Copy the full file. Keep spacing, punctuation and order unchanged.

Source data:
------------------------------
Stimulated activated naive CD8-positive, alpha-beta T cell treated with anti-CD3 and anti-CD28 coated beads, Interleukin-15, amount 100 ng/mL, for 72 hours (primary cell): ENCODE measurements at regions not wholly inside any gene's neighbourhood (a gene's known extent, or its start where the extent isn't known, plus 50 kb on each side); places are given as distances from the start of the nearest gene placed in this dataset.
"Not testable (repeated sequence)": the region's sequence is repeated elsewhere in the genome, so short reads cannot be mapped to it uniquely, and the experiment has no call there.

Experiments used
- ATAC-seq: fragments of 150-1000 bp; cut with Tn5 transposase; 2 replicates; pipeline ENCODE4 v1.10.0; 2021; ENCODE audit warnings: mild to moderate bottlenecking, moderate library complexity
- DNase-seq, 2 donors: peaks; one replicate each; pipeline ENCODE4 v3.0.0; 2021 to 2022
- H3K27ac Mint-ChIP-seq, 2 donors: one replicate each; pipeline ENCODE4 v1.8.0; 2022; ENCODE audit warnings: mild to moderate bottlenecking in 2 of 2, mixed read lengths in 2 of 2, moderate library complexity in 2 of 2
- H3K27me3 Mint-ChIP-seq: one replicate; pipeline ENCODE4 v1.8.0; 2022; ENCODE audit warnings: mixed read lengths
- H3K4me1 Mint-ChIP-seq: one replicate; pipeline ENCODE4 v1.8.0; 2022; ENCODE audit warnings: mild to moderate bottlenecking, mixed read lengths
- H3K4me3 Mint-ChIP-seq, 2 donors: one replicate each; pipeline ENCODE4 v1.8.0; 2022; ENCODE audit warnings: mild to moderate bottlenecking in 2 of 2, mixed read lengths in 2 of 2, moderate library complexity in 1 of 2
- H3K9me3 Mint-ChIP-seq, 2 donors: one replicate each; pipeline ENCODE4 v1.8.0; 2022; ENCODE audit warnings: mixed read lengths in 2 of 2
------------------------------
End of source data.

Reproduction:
Stimulated activated naive CD8-positive, alpha-beta T cell treated with anti-CD3 and anti-CD28 coated beads, Interleukin-15, amount 100 ng/mL, for 72 hours (primary cell): ENCODE measurements at regions not wholly inside any gene's neighbourhood (a gene's known extent, or its start where the extent isn't known, plus 50 kb on each side); places are given as distances from the start of the nearest gene placed in this dataset.
"Not testable (repeated sequence)": the region's sequence is repeated elsewhere in the genome, so short reads cannot be mapped to it uniquely, and the experiment has no call there.

Experiments used
- ATAC-seq: fragments of 150-1000 bp; cut with Tn5 transposase; 2 replicates; pipeline ENCODE4 v1.10.0; 2021; ENCODE audit warnings: mild to moderate bottlenecking, moderate library complexity
- DNase-seq, 2 donors: peaks; one replicate each; pipeline ENCODE4 v3.0.0; 2021 to 2022
- H3K27ac Mint-ChIP-seq, 2 donors: one replicate each; pipeline ENCODE4 v1.8.0; 2022; ENCODE audit warnings: mild to moderate bottlenecking in 2 of 2, mixed read lengths in 2 of 2, moderate library complexity in 2 of 2
- H3K27me3 Mint-ChIP-seq: one replicate; pipeline ENCODE4 v1.8.0; 2022; ENCODE audit warnings: mixed read lengths
- H3K4me1 Mint-ChIP-seq: one replicate; pipeline ENCODE4 v1.8.0; 2022; ENCODE audit warnings: mild to moderate bottlenecking, mixed read lengths
- H3K4me3 Mint-ChIP-seq, 2 donors: one replicate each; pipeline ENCODE4 v1.8.0; 2022; ENCODE audit warnings: mild to moderate bottlenecking in 2 of 2, mixed read lengths in 2 of 2, moderate library complexity in 1 of 2
- H3K9me3 Mint-ChIP-seq, 2 donors: one replicate each; pipeline ENCODE4 v1.8.0; 2022; ENCODE audit warnings: mixed read lengths in 2 of 2